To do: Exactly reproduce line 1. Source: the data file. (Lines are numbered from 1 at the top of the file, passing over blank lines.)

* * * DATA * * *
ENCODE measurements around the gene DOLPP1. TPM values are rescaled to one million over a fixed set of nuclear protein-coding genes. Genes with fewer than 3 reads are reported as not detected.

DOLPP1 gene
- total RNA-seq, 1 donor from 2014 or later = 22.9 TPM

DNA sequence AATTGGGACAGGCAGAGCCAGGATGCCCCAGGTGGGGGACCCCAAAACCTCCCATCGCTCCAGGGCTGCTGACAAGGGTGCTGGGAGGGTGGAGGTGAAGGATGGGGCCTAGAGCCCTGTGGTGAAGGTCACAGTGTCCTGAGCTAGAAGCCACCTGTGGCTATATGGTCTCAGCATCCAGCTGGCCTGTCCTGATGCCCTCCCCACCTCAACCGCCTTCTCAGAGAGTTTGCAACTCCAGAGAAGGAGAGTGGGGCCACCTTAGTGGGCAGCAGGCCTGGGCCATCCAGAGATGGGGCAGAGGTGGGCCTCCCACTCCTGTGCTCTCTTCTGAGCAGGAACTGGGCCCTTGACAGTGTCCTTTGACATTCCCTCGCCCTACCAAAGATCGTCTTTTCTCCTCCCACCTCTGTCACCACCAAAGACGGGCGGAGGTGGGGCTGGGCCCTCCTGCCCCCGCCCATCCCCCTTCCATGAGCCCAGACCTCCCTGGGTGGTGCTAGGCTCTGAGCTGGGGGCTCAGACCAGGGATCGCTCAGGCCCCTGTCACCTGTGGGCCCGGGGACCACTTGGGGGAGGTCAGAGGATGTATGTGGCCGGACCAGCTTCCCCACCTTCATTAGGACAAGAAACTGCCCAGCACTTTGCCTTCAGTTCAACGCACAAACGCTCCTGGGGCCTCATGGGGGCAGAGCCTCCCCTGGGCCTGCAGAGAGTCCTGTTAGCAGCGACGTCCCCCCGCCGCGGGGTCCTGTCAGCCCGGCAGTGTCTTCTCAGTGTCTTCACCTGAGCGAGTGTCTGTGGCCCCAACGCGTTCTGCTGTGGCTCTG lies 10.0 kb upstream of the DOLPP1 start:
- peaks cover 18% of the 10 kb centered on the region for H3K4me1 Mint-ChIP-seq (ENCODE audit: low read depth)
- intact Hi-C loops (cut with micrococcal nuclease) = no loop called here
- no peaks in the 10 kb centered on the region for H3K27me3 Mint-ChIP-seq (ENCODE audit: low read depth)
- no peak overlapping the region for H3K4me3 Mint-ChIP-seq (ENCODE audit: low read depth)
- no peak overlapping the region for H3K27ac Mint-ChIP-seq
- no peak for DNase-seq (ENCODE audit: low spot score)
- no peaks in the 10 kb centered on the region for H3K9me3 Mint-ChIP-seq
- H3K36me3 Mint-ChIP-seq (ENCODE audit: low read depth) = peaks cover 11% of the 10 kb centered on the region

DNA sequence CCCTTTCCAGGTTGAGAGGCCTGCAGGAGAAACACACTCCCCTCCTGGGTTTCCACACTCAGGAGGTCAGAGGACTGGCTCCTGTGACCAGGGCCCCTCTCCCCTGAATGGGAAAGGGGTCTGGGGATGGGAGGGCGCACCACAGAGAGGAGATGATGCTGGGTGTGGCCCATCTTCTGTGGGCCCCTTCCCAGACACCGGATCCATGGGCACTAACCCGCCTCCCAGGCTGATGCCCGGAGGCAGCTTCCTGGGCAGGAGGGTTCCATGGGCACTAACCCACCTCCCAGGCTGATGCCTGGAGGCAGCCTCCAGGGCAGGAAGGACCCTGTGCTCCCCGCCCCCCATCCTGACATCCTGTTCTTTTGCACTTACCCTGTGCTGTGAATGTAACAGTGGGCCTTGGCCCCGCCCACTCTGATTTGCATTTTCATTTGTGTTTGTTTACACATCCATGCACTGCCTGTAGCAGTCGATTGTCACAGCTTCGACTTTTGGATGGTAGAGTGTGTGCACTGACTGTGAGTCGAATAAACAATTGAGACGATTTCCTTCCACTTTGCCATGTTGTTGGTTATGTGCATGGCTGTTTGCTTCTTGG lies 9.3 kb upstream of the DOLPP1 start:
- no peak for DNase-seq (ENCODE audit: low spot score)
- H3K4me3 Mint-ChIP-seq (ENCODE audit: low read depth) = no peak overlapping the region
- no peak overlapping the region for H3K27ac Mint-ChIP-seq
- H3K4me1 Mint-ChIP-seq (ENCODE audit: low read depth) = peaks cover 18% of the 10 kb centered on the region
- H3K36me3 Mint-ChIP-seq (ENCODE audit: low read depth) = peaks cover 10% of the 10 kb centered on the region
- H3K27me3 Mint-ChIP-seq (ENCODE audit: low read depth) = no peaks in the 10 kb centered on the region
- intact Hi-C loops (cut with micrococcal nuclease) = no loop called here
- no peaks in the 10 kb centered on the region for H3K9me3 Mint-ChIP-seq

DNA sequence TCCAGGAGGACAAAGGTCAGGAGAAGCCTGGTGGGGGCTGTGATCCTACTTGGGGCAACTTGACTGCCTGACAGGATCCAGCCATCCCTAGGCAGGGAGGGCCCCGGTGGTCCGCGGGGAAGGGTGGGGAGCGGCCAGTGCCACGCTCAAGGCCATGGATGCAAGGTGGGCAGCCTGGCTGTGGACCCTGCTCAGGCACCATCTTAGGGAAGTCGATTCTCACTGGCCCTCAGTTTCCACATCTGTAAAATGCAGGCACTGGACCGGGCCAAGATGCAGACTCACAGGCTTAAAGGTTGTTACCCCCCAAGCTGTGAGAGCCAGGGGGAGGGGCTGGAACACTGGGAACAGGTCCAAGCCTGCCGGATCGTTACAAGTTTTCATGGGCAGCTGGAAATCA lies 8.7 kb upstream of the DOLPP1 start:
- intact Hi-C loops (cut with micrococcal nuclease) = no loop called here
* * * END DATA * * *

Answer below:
ENCODE measurements around the gene DOLPP1. TPM values are rescaled to one million over a fixed set of nuclear protein-coding genes. Genes with fewer than 3 reads are reported as not detected.